And there is the sheer escapism of his poetry at this stage. Or maybe escapism is the wrong word. Transcendentalism might be more accurate. The early Yeats sees art as separate from reality. It exists in its own transcendent realm and this is reflected strongly in the work. The natural world stirs the imagination and allows us to enter a place where the troubles and toils of daily living can be left behind. This kind of escapism is best demonstrated in the poem, Who Goes With Fergus?

Who will go drive with Fergus now,

And pierce the deep wood’s woven shade,

And dance upon the level shore?

Young man, lift up your russet brow,

And lift your tender eyelids, maid,

And brood on hopes and fear no more.

 

And no more turn aside and brood

Upon love’s bitter mystery;

For Fergus rules the brazen cars,

And rules the shadows of the wood,

And the white breast of the dim sea

And all dishevelled wandering stars.

The early poems are also heavily symbolic and intuitive – they have no precise meaning, which is how all poetry should be. You get the sense that this is a world that exists in the poet’s imagination and not based on experience. The poet William Blake was a huge influence on Yeats, especially in his celebration of the imagination. For both poets, there is more to life than what we take in through the five senses. There is something we all own which is unique to all of us and we can access it through the imagination, something that is ours and nobody else’s. In Yeats’ early work there is a strong sense of a deeply private world been depicted. Because Yeats was so young, he didn’t have much else to draw on except his intuition and imagination, but what a body of work he gave us!

His early work far surpasses the other ‘Celtic Twilight’ poets such as Samuel Ferguson and Thomas Moore. You will find no leprechauns and fairies in Yeats’ early poetry. His work harks back to the old, pre-Christian mythology of Ireland. To the Tuatha De Danann and the Book of Invasions. To the hero, Cu Chulainn and his epic, The Tain. Yeats recognised what a treasure trove of imagination the myths are and how they could provide a framework with which to express his own unique vision of Ireland.

Irish and Greek Mythology: Musings

Cuchulainnduncanunknowndate

Here are some musings on the differences between Irish mythology and Greek mythology.

Anyone familiar with James Joyce’s Ulysses will probably know that Joyce used Homer’s Odyssey as a structuring device, hence the title. In doing this, was Joyce proposing a hybrid culture? A kind of Greek and Irish civilisation, if you will? With the Greeks providing the form and the Irish the content? With this in mind, I’d like to compare and contrast Irish and Greek mythology. I will focus on the differences because, well, it wouldn’t be a hybrid culture if there were none. Celt and Greek have a lot to learn from each other.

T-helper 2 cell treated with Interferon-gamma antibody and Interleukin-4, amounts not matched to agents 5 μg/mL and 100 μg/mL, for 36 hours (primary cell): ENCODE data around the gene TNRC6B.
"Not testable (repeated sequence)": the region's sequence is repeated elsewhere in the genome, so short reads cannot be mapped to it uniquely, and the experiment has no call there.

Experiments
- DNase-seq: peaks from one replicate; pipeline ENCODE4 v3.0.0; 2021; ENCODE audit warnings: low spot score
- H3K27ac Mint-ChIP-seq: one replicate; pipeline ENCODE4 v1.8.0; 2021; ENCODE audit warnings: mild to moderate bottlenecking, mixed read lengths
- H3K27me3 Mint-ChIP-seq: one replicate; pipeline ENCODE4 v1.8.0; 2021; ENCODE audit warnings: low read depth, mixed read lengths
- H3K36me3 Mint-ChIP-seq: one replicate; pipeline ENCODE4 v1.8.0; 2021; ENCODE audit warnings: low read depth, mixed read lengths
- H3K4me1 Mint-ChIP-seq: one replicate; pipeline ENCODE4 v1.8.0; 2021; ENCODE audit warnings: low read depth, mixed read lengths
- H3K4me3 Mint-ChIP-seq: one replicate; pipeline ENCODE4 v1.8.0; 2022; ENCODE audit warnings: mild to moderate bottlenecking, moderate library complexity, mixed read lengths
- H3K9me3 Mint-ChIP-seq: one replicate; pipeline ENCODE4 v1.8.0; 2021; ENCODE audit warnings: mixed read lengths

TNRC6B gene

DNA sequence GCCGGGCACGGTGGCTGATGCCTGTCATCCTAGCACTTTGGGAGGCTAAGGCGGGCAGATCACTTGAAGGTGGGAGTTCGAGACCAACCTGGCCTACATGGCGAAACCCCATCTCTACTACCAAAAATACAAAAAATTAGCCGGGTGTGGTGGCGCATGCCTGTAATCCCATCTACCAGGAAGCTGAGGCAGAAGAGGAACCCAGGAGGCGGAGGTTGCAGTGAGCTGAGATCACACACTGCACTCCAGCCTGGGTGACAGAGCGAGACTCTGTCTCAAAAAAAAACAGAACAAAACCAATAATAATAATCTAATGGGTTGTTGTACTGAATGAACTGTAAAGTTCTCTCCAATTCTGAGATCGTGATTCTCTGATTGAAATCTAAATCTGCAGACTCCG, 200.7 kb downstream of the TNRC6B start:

The first major difference is imagination. Greek mythology possesses a universal imagination whereas Irish mythology is often more particular and local. But let’s bring in Joyce again here and consider what he said about his art: in the particular is contained the universal. Irish mythology bristles with imagination. It is often strange and bizarre. See the description of Cu Chulainn’s warp spasm in the Tain. Some critics characterize the myths as ‘childish’ because of this uninhibited imagination but they are wrong.  This small mindedness is typical of those who don’t know the importance of a healthy imagination no matter what your age is. Greek mythology doesn’t have this unrestrained, liberated character. It doesn’t have the same imaginative and emotional exuberance. What it does have, however, is a tremendous clarity and insight into the human condition. It is easier to decipher the meaning of the Greek myths. Irish mythology is more enigmatic. It doesn’t give up its secrets so easily.

Another major difference is expression of national character. Irish mythology is a national treasure for all Irish people. It speaks with an authentic Irish voice. Reading the Tain or the Book of Invasions is like looking into a mirror. I don’t know of any other literature that expresses what it is to be Irish so well. As for what ‘Irish’ is, that is a question not easily answered. You’ll just have to take my word for it. It is even more hard to say what the character of the Ancient Greeks was but I would guess that it involved clarity of mind and being philosophical.

Greek mythology has a longer history than Irish mythology. Homer’s Iliad was written around 700 BC whereas the earliest version of The Tain we have dates from around the later part of the 11th century AD. Because of this, writers have been writing about the Greek myths for a far longer time then they have the Irish myths. The Classical Tradition is strong but the Irish or Celtic tradition has come on over the last couple of centuries through writers such as Lady Morgan, Synge, Yeats and Heaney. Perhaps the finest examples of the Celtic tradition are found in the early poetry of Yeats, especially his collection, The Wind Among the Reeds. To my mind, the best of these poems are as good as any poems written in the Classical Tradition.

So what of this hybrid of Irish and Greek culture that Joyce seems to be proposing? What of this meeting of Celt and Greek? Well, it is clear that they have a lot to learn from each other and a lot the agree on. So it is a friendship well worth cultivating, I would say.